Tedder

Sky Hi

Junkyard Dog

4 pulses

The best and worst about Sky Hi is that they tend to forego the full-length for the sweet little 45. It was a year ago that they released Sweetie Pie, a two-song recording that liquefied soul and funk—in a hot and sugary mess of horns, sax and organ—and dripped it onto a piece of vinyl. Their new 45, Junkyard Dog, also released through G.E.D. Soul Records, has been around for a few months, and it mirrors the same magic as the previous one. These bitty vinyl numbers are fun and add to the vintage appeal, but I’m beginning to wish for more than two tracks.

On the title track, DeRobert’s vocals are big and bellowing but butter-smooth as he sings of getting over it after being on the down and out. “I been through a lot of crazy things,” he sings, and it’s believable, but a persistent bass line at the core can’t be kept down, and it’s overridden with blasts of horns that pull a listener deep into an infectious groove.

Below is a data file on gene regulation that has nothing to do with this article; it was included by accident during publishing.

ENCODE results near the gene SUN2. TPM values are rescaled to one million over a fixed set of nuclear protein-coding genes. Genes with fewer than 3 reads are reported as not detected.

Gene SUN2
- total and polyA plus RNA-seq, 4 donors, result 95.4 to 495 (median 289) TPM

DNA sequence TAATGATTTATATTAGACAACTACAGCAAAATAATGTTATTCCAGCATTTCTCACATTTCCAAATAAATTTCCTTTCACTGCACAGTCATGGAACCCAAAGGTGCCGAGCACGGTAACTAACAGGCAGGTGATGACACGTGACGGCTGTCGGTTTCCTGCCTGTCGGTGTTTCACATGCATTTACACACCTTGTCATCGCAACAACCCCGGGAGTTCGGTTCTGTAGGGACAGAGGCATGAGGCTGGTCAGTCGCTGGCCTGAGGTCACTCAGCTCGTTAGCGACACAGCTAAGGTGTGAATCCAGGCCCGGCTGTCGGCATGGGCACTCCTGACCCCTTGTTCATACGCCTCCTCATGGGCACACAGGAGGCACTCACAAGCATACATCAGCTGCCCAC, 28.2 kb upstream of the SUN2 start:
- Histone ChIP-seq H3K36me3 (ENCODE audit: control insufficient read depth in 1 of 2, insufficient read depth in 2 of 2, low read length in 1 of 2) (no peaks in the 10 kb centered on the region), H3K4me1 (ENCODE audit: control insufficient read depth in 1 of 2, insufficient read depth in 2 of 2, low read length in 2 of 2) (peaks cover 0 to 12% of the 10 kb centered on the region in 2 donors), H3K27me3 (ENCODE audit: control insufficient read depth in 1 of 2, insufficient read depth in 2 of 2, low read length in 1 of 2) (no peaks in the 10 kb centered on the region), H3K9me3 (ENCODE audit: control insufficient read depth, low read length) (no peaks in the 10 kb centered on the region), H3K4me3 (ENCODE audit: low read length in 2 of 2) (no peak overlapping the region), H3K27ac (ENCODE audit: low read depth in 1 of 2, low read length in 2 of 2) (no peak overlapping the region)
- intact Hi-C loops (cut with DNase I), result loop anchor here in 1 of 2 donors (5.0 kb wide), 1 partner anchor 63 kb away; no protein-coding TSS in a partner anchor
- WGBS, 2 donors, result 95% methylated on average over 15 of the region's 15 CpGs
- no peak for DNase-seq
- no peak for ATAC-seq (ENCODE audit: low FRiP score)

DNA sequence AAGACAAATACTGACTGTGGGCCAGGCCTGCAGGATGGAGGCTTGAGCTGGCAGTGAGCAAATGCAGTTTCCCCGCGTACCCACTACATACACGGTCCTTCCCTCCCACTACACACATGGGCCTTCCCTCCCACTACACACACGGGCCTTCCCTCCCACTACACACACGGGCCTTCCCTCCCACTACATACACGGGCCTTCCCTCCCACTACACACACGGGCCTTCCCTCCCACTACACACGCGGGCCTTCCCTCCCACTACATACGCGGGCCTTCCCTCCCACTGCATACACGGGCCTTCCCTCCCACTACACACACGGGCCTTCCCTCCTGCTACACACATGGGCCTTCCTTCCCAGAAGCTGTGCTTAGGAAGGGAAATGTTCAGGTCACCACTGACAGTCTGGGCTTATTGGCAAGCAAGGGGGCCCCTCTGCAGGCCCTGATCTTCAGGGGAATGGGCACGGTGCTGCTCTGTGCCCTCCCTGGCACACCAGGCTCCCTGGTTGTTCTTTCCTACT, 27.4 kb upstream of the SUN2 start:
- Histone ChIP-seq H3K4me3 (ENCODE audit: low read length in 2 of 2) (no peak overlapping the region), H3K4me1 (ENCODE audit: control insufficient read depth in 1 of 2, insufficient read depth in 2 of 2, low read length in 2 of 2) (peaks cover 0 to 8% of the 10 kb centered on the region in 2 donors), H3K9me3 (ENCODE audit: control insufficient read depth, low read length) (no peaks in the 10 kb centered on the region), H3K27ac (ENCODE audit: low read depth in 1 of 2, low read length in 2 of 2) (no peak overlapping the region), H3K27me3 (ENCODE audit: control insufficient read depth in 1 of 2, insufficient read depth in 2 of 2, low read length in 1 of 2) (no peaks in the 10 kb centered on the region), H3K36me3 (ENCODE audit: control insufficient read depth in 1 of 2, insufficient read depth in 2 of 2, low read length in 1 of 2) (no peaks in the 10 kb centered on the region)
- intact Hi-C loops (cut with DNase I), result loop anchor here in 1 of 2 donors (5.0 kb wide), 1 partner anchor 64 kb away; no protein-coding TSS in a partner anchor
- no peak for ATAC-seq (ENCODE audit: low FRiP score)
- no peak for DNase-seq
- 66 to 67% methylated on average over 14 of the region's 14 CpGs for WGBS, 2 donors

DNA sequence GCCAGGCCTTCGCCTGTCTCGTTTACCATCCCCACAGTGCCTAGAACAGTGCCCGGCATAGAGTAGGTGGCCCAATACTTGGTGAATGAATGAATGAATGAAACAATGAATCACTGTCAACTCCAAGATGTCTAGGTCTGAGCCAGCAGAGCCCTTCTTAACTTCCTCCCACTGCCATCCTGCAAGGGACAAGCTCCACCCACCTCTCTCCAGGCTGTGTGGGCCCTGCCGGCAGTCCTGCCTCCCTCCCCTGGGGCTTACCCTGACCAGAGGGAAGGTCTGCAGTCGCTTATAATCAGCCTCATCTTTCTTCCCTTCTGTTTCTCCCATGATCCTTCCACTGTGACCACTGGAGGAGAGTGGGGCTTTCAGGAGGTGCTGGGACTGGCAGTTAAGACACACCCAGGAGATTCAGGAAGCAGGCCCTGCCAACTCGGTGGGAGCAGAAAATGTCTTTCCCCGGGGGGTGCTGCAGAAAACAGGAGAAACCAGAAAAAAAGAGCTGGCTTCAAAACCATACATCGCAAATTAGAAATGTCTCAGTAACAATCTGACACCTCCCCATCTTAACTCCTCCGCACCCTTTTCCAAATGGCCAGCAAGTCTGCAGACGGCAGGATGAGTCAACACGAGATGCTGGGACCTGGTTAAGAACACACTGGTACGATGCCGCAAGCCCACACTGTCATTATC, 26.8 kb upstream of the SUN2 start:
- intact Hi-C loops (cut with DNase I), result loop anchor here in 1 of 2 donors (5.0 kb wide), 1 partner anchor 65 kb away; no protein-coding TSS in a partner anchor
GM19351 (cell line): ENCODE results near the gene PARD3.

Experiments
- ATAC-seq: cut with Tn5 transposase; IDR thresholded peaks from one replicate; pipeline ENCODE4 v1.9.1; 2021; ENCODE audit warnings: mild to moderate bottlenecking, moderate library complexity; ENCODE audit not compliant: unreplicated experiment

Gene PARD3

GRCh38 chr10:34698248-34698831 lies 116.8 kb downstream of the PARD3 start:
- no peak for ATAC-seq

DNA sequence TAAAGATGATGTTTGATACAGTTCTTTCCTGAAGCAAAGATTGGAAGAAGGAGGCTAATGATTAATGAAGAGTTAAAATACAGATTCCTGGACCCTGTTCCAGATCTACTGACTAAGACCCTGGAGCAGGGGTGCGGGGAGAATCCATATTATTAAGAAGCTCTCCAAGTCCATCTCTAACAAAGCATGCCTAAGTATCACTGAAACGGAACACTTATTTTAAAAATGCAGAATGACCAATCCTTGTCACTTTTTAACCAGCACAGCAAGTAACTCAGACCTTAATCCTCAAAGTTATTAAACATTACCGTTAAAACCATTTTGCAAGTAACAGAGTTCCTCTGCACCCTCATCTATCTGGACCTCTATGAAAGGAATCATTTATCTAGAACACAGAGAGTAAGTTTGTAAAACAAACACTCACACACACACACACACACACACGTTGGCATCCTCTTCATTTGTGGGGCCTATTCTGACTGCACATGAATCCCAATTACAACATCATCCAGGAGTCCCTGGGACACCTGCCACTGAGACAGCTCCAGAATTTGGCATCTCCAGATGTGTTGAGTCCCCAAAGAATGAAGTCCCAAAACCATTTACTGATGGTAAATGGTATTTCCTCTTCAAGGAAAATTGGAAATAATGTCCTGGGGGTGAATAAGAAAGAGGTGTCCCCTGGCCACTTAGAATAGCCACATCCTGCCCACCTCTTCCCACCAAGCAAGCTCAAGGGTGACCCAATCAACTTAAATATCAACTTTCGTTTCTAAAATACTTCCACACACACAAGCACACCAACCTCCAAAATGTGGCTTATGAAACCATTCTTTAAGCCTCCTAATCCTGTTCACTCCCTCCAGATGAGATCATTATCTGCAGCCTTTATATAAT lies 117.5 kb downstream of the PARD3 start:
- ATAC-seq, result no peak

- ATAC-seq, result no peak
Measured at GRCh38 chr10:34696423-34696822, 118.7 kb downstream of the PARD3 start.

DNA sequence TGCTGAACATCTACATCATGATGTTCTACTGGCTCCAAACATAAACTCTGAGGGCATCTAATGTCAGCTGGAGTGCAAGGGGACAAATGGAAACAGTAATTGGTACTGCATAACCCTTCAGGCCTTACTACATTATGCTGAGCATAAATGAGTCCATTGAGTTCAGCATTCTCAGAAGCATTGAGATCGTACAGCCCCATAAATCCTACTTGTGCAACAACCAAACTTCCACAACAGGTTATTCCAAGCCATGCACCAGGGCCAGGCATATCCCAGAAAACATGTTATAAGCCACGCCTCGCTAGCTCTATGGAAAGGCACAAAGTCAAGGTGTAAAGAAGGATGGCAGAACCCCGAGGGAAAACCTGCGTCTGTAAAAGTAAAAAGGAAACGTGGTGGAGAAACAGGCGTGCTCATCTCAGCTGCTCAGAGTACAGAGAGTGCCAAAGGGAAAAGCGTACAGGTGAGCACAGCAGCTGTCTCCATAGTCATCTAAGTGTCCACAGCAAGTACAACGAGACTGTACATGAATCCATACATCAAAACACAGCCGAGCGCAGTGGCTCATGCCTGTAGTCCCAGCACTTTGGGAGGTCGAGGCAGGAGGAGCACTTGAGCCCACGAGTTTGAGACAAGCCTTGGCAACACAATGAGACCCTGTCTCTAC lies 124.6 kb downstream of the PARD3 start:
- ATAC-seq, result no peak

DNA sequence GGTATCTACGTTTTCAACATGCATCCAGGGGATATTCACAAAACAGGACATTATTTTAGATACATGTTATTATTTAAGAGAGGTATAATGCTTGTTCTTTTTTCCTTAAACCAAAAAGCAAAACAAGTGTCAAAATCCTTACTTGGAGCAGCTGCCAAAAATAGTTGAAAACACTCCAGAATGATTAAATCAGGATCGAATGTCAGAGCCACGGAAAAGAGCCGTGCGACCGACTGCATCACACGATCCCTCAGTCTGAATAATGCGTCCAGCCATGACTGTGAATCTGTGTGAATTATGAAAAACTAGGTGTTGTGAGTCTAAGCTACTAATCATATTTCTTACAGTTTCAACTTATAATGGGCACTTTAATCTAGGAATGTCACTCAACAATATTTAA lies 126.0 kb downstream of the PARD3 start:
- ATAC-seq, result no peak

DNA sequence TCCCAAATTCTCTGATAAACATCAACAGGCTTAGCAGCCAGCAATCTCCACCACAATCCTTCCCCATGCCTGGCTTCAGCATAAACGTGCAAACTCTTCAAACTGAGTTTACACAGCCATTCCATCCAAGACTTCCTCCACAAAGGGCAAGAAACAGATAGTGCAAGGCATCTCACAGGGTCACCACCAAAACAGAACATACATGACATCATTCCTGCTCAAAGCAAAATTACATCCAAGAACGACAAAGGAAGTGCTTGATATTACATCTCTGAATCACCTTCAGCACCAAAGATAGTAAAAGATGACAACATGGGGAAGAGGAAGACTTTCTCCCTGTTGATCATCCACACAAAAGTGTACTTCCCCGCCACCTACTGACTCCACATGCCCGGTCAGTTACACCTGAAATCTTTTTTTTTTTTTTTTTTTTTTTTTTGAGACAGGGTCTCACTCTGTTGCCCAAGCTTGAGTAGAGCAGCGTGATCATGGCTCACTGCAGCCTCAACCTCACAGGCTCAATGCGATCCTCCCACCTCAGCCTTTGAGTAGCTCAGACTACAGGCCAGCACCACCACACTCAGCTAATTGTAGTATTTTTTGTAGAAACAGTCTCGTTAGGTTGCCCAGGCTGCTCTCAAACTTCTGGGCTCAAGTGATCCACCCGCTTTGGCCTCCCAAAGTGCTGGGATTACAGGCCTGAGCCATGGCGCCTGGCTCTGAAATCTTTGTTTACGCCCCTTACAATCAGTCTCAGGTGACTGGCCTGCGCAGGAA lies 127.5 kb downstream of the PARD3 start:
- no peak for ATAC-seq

There’s a softness reminiscent of The Temptations in the music as well as DeRobert’s voice that’s countered, and complimented, by an equally significant Sly & the Family Stone edge that adds a bite; Sky Hi can’t do without either. “Junkyard Dog” has an even, cool and collected progression compared to its flip side. “Voltron’s Dance Party” opens with a loose and gurgling Hammond organ layered with dense brass and reeds that climb energetically to higher notes. It has no lyrics and there’s no need for them—as long as Sky Hi’s saxophones and horns and guitars are working, gritty funk/soul speaks for itself.

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